- The Washington Times - Sunday, May 21, 2017

After blasting both President Obama and Democratic presidential nominee Hillary Clinton for avoiding the phrase “radical Islamic terrorism,” President Trump may steer clear of those same words during a speech in Saudi Arabia on Sunday.

In an interview on ABC’s “This Week” broadcast Sunday morning, White House National Security Adviser Lt. Gen. H.R. McMaster seemed to suggest that Mr. Trump’s rhetoric on the Middle East and terrorism may be undergoing a major change.

“He listens to people in the region and a big part of this — this isn’t America just on transmit here in the Middle East. This is the president asking questions, listening, learning, and of course the president will call it whatever he wants to call it,” Gen. McMaster said when asked directly if the president would say “radical Islamic terrorism” during his address.

“But I think it’s important that whatever we call it, we recognize that these are not religious people and in fact, these enemies of all civilization, what they want to do is to cloak their criminal behavior under some false idea of a religious war,” he said.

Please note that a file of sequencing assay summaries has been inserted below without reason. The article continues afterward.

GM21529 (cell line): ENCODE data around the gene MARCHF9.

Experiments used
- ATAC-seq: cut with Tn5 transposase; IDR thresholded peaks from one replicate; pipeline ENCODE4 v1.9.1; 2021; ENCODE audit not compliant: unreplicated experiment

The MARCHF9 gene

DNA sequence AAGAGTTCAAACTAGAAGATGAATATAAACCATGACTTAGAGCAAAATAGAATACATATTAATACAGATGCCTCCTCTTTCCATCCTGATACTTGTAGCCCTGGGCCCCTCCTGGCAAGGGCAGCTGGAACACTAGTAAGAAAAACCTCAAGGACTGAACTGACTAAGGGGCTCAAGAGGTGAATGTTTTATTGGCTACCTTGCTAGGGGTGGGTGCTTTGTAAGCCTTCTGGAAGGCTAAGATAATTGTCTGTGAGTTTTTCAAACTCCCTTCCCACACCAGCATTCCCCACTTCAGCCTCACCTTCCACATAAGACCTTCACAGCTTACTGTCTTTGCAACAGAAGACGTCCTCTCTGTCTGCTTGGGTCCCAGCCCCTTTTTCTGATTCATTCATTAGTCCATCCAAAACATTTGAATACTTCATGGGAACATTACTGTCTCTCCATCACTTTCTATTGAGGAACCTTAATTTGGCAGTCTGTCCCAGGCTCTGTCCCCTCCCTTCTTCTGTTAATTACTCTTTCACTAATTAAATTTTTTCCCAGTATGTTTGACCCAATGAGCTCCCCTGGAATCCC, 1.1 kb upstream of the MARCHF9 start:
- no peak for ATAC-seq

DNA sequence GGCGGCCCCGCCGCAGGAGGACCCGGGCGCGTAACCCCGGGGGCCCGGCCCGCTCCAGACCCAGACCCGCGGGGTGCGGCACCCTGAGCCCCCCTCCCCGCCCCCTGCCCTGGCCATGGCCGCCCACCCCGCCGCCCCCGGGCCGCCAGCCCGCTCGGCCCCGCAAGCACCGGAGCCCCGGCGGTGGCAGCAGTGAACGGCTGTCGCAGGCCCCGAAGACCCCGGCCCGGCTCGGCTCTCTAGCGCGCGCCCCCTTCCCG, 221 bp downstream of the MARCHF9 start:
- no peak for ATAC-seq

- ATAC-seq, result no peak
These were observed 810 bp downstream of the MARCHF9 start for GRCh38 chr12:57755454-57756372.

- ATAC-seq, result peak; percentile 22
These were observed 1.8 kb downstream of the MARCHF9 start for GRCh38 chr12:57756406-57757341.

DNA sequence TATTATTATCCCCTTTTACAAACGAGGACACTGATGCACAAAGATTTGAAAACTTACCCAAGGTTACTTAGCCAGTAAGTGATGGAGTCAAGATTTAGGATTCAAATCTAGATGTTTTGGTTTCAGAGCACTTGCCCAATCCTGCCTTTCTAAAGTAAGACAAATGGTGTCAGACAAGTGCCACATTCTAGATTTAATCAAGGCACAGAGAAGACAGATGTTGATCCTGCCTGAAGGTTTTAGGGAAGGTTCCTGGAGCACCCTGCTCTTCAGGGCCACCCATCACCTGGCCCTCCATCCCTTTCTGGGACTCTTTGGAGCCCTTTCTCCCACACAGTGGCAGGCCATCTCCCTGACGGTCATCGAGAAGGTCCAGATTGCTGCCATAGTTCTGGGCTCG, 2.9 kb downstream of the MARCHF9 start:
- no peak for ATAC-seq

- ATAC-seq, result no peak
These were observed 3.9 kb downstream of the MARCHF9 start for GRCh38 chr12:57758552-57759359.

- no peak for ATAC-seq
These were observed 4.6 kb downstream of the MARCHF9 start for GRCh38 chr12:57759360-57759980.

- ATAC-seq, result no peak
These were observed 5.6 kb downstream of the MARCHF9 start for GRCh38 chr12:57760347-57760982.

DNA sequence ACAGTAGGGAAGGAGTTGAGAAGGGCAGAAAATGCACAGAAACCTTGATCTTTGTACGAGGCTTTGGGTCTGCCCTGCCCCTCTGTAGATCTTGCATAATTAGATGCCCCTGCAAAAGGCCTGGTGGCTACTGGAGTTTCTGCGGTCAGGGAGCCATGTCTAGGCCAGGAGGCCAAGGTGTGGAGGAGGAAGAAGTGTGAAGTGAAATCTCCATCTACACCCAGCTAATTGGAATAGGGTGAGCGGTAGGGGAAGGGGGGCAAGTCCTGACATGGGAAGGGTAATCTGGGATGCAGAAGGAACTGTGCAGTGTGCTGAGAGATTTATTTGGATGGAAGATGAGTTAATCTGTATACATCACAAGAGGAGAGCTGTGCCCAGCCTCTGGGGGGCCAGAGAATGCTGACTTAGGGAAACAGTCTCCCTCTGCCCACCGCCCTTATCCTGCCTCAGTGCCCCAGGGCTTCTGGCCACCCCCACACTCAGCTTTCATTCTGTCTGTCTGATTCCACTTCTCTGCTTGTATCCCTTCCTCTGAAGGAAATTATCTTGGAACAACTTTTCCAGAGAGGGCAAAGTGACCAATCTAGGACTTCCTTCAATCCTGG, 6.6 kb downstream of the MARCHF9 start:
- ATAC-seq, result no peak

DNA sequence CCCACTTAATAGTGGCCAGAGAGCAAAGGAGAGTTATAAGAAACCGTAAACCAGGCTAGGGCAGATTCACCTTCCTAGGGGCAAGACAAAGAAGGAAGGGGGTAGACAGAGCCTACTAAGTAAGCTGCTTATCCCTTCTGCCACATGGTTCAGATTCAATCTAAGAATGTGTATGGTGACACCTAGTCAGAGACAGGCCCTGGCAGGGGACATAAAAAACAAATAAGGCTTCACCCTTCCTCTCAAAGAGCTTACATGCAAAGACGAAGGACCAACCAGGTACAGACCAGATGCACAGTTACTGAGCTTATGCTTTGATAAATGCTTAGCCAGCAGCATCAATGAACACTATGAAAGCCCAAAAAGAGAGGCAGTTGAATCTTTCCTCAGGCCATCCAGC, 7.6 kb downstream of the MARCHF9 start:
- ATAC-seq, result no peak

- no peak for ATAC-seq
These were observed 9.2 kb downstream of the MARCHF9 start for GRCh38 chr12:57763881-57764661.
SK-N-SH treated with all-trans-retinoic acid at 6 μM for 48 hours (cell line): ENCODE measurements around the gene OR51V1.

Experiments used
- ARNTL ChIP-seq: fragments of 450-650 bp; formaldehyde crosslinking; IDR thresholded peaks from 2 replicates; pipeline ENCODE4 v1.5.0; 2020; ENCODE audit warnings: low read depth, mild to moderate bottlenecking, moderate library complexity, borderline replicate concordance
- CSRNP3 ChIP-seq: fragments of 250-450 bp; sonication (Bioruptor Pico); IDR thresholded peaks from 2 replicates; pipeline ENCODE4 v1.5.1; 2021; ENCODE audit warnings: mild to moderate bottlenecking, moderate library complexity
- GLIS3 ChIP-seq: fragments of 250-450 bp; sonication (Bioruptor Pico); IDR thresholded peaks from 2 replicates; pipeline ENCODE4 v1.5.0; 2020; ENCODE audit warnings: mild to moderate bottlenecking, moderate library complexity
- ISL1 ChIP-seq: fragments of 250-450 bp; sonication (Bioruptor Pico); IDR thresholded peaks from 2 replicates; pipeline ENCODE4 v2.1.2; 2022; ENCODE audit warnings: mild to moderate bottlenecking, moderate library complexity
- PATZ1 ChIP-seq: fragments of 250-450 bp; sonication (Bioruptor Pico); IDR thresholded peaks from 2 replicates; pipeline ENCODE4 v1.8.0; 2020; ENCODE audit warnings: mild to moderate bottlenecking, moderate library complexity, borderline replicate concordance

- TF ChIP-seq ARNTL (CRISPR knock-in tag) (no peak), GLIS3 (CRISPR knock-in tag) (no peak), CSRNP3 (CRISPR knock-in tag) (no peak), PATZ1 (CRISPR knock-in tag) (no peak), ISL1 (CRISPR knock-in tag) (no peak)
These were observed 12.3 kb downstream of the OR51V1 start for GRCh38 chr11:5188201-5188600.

Mr. Obama, Mrs. Clinton and others routinely avoided the phrase because, in their view, using it could give the impression the U.S. is at war with the entire Muslim world, or that there is a fundamental link between Islam and terrorism.

Mr. Trump routinely criticized that position throughout his campaign and often used the phrase during stump speeches.

Regardless of whether he uses those words, Gen. McMaster said the president will zero-in on the bloodshed and destruction groups like the Islamic State have brought upon the Middle East.

“I think [what] the president will point out is the vast majority, the vast majority of victims … are Muslims, and of course the Muslim world is very cognizant of that having borne witness to and experienced directly this humanitarian catastrophe that is going on across the greater Middle East and beyond,” he said.

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